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I would start pumping asap and freeze up a supply.

Mom of a 7 yr old, 4 yr old, and 1 yr old. Wow. How did that happen?
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#9 of 10 Old 09-13-2006, 10:57 PM
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What are your reasons for not wanting to supplement with formula? If it were me, in addition to starting now to increase supply and taking a hand pump with me (the Medela Harmony is great), if I had to supplement, I'd use an organic formula like Nature's One/Baby's Only that uses quality ingredients. In addition, Nature's One/Baby's Only complies with the WHO code on marketing, and IMO is an ethical formula company.

On the flip side, I don't think cow or goat milk is necessarily any healthier than formula, especially because of the issue of the proteins/fats/carbs/vitamins being inappropriate for babies.

You may also find that your baby sleeps a lot while you're gone and waits to nurse when she sees you (and nurses all night to make up for it!) Babies can be pretty adaptable. When I was working outside the home, my 5.5 month old ds reverse cycled, so I ended up not really needing a lot of the milk I pumped because he preferred to wait for it fresh from the tap. I still pumped to keep up my supply, but he nursed a ton in the morning, evening, and at night (we co-slept).

It sounds like this program is very important for you to do, and I think you'll be able to get through this with a little creativity and flexibility. Best of luck to you, mama.

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#10 of 10 Old 09-14-2006, 03:53 AM
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The WHO states that powdered cow's milk based formula is the suppliment to use when breastmilk is not available. Why on earth would you not use this but consider goat's milk? Formula is closer to human milk than goat's milk in both the protein/fat/lactose ratios, micronutrients, and omega-3's (as long as you get an ARA/ALA enhanced formula, which most are.)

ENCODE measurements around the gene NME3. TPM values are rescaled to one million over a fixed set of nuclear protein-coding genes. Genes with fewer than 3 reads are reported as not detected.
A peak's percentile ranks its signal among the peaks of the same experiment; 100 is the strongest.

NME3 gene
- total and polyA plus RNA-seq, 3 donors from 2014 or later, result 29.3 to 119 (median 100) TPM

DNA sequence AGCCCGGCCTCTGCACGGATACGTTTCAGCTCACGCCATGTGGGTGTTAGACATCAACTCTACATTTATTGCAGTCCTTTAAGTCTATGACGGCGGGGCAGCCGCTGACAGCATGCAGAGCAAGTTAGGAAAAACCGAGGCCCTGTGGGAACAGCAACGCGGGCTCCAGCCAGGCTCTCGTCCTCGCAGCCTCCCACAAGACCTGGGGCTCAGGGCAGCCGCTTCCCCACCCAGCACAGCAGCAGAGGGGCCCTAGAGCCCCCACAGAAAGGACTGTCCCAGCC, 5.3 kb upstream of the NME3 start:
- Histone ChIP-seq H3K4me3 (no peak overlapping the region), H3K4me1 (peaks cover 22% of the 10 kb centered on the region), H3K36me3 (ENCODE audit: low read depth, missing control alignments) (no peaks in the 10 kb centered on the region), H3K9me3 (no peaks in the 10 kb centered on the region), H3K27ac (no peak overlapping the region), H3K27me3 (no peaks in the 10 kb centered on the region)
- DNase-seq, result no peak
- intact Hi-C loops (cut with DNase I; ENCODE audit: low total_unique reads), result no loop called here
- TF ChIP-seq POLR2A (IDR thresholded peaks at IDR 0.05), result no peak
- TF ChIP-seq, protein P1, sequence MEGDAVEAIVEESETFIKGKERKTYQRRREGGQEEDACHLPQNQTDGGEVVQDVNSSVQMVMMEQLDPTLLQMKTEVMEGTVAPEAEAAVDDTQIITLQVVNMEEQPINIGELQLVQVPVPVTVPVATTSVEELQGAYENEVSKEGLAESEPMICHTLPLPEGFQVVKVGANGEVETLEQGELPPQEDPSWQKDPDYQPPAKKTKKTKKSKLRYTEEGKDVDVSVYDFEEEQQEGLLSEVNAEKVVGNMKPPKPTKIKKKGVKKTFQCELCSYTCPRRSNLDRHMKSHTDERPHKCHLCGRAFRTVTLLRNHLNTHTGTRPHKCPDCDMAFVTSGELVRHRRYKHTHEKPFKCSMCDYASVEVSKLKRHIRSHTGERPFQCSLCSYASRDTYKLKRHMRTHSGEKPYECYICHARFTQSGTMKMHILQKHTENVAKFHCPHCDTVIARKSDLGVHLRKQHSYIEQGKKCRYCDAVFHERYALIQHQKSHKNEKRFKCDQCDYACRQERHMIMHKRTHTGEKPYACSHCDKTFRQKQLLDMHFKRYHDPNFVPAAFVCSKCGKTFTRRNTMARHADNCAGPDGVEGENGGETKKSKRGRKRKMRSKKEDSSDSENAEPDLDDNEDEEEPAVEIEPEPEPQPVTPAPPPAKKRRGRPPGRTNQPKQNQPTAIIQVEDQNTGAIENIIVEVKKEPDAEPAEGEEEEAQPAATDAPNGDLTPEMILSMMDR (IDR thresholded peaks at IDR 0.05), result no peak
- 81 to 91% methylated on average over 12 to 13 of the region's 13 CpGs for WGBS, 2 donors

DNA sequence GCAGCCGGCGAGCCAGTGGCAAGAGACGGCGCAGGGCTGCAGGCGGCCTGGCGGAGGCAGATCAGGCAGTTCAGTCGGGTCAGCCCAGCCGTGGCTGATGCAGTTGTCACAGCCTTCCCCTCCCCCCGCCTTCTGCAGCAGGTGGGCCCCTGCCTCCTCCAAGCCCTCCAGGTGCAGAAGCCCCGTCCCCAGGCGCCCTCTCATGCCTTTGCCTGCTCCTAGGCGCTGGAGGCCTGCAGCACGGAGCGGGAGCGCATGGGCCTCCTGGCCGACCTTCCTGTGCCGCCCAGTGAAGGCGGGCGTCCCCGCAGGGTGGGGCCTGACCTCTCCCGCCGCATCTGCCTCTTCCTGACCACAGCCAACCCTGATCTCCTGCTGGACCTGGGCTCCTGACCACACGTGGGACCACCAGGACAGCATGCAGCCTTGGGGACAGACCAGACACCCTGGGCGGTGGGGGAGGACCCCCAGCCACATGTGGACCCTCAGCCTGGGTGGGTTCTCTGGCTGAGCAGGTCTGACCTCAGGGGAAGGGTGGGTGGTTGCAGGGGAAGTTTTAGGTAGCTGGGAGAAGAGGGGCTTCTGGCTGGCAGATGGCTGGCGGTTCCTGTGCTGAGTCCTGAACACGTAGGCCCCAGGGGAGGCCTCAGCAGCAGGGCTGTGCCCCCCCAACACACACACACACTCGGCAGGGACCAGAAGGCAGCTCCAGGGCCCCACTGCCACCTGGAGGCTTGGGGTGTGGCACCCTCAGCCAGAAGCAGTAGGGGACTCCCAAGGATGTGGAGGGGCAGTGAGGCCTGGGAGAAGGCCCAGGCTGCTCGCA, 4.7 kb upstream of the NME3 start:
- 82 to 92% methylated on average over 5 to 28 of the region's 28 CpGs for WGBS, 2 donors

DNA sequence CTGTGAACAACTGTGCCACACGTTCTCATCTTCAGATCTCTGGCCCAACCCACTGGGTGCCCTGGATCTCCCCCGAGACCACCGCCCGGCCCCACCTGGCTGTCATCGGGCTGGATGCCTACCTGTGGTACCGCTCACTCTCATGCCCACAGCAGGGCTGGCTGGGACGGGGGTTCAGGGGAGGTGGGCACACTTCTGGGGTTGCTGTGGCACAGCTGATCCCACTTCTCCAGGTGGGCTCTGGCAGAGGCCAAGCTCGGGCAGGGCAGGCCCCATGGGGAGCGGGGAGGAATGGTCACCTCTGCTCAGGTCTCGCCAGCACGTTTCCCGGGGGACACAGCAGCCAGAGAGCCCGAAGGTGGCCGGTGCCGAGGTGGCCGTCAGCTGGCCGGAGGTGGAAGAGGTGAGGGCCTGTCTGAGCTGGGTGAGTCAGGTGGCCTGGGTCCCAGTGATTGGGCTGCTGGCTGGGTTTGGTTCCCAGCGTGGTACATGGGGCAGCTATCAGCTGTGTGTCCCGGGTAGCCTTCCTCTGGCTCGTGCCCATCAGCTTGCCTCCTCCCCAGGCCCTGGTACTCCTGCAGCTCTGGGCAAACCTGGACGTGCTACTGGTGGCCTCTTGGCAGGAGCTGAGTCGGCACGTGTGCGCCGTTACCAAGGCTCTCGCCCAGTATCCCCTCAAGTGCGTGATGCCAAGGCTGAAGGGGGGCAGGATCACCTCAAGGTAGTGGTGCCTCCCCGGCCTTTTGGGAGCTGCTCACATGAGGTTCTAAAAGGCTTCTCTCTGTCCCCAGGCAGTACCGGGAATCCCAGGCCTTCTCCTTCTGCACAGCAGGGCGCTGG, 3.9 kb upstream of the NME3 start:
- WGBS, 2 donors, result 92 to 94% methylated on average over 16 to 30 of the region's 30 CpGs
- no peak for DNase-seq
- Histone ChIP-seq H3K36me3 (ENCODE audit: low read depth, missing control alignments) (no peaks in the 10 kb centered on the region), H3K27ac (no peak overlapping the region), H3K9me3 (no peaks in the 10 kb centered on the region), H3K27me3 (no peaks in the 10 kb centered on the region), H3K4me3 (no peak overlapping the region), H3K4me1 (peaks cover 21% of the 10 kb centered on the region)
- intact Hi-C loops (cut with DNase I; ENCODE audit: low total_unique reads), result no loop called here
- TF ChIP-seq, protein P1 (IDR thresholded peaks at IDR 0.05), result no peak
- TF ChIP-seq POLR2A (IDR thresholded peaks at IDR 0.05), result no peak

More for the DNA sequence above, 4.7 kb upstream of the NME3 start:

If you are worried about allergies, you can get a formula where the cow milk protein is partially broken down (such as Carnation goodstart or I think one called "gentlease").

You can easily find organic formula at WALMART of all places- they now make their store brand, parent's choice, in an organic version in a committed, and nice, factory. Even the oils in the formula are organic. That's what we use to suppliment now since I have low supply. We hate walmart but for this one product we'll go there since we have no other alternative.

You will need to pump as well, as the other posters have said- make sure you're used to pumping and that it works BEFORE you go, since it's not always super easy. That way perhaps you can make up extra milk to store before you go!